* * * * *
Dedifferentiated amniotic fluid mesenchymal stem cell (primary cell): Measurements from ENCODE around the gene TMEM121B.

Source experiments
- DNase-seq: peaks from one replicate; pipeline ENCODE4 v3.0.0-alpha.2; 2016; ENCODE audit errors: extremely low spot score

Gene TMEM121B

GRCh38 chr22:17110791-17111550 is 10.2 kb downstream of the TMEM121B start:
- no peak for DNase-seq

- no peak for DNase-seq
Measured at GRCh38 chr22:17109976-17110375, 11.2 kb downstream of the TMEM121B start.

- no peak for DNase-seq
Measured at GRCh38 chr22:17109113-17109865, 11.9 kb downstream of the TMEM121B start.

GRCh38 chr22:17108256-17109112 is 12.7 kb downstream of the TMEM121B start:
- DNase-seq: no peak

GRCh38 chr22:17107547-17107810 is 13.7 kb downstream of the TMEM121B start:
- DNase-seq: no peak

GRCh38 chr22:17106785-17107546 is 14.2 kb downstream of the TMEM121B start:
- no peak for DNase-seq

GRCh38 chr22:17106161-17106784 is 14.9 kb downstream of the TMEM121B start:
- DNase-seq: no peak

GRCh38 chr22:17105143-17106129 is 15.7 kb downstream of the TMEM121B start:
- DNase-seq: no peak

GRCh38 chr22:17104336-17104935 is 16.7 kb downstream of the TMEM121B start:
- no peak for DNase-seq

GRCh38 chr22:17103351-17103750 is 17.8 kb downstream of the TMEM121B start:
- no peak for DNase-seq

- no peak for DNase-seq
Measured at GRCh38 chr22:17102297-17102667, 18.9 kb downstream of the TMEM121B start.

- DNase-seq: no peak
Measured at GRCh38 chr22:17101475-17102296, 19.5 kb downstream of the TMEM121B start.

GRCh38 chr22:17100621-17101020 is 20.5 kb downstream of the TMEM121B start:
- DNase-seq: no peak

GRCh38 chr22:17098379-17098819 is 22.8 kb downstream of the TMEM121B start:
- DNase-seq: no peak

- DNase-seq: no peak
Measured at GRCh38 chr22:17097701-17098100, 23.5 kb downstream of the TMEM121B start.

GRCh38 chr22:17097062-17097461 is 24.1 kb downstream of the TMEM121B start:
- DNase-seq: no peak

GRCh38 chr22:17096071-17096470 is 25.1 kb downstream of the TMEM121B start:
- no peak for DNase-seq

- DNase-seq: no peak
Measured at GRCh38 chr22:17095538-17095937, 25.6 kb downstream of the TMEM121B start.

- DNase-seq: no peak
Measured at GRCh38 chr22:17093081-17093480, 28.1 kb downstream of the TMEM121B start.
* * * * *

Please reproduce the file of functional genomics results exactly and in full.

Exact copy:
Dedifferentiated amniotic fluid mesenchymal stem cell (primary cell): Measurements from ENCODE around the gene TMEM121B.

Source experiments
- DNase-seq: peaks from one replicate; pipeline ENCODE4 v3.0.0-alpha.2; 2016; ENCODE audit errors: extremely low spot score

Gene TMEM121B

GRCh38 chr22:17110791-17111550 is 10.2 kb downstream of the TMEM121B start:
- no peak for DNase-seq

- no peak for DNase-seq
Measured at GRCh38 chr22:17109976-17110375, 11.2 kb downstream of the TMEM121B start.

- no peak for DNase-seq
Measured at GRCh38 chr22:17109113-17109865, 11.9 kb downstream of the TMEM121B start.

GRCh38 chr22:17108256-17109112 is 12.7 kb downstream of the TMEM121B start:
- DNase-seq: no peak

GRCh38 chr22:17107547-17107810 is 13.7 kb downstream of the TMEM121B start:
- DNase-seq: no peak

GRCh38 chr22:17106785-17107546 is 14.2 kb downstream of the TMEM121B start:
- no peak for DNase-seq

GRCh38 chr22:17106161-17106784 is 14.9 kb downstream of the TMEM121B start:
- DNase-seq: no peak

GRCh38 chr22:17105143-17106129 is 15.7 kb downstream of the TMEM121B start:
- DNase-seq: no peak

GRCh38 chr22:17104336-17104935 is 16.7 kb downstream of the TMEM121B start:
- no peak for DNase-seq

GRCh38 chr22:17103351-17103750 is 17.8 kb downstream of the TMEM121B start:
- no peak for DNase-seq

- no peak for DNase-seq
Measured at GRCh38 chr22:17102297-17102667, 18.9 kb downstream of the TMEM121B start.

- DNase-seq: no peak
Measured at GRCh38 chr22:17101475-17102296, 19.5 kb downstream of the TMEM121B start.

GRCh38 chr22:17100621-17101020 is 20.5 kb downstream of the TMEM121B start:
- DNase-seq: no peak

GRCh38 chr22:17098379-17098819 is 22.8 kb downstream of the TMEM121B start:
- DNase-seq: no peak

- DNase-seq: no peak
Measured at GRCh38 chr22:17097701-17098100, 23.5 kb downstream of the TMEM121B start.

GRCh38 chr22:17097062-17097461 is 24.1 kb downstream of the TMEM121B start:
- DNase-seq: no peak

GRCh38 chr22:17096071-17096470 is 25.1 kb downstream of the TMEM121B start:
- no peak for DNase-seq

- DNase-seq: no peak
Measured at GRCh38 chr22:17095538-17095937, 25.6 kb downstream of the TMEM121B start.

- DNase-seq: no peak
Measured at GRCh38 chr22:17093081-17093480, 28.1 kb downstream of the TMEM121B start.